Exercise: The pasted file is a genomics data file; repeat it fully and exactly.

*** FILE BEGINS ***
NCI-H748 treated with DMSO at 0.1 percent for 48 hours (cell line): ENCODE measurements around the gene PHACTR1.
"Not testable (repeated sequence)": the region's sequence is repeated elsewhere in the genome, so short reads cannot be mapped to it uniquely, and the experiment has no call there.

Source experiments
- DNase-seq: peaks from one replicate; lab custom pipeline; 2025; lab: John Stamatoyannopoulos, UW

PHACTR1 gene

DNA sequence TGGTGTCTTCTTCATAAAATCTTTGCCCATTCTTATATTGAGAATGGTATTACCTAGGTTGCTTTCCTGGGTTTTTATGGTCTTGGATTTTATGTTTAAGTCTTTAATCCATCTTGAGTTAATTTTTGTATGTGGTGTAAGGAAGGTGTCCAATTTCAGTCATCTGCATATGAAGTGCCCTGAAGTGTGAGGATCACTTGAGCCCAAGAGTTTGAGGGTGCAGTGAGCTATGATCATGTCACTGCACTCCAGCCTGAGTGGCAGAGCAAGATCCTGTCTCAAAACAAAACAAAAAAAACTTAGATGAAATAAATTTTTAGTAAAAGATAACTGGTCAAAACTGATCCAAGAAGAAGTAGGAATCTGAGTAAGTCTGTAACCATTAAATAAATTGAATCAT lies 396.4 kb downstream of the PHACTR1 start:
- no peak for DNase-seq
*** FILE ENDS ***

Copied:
NCI-H748 treated with DMSO at 0.1 percent for 48 hours (cell line): ENCODE measurements around the gene PHACTR1.
"Not testable (repeated sequence)": the region's sequence is repeated elsewhere in the genome, so short reads cannot be mapped to it uniquely, and the experiment has no call there.

Source experiments
- DNase-seq: peaks from one replicate; lab custom pipeline; 2025; lab: John Stamatoyannopoulos, UW

PHACTR1 gene

DNA sequence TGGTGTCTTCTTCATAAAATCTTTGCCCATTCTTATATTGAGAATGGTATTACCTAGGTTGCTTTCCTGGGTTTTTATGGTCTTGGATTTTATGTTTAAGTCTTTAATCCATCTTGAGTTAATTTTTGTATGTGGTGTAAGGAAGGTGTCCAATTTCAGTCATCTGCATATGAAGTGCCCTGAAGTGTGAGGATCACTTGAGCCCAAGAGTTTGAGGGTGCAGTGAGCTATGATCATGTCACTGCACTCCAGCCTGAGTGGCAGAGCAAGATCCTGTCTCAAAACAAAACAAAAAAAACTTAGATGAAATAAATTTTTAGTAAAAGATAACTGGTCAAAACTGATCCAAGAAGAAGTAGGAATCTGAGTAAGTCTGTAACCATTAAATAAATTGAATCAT lies 396.4 kb downstream of the PHACTR1 start:
- no peak for DNase-seq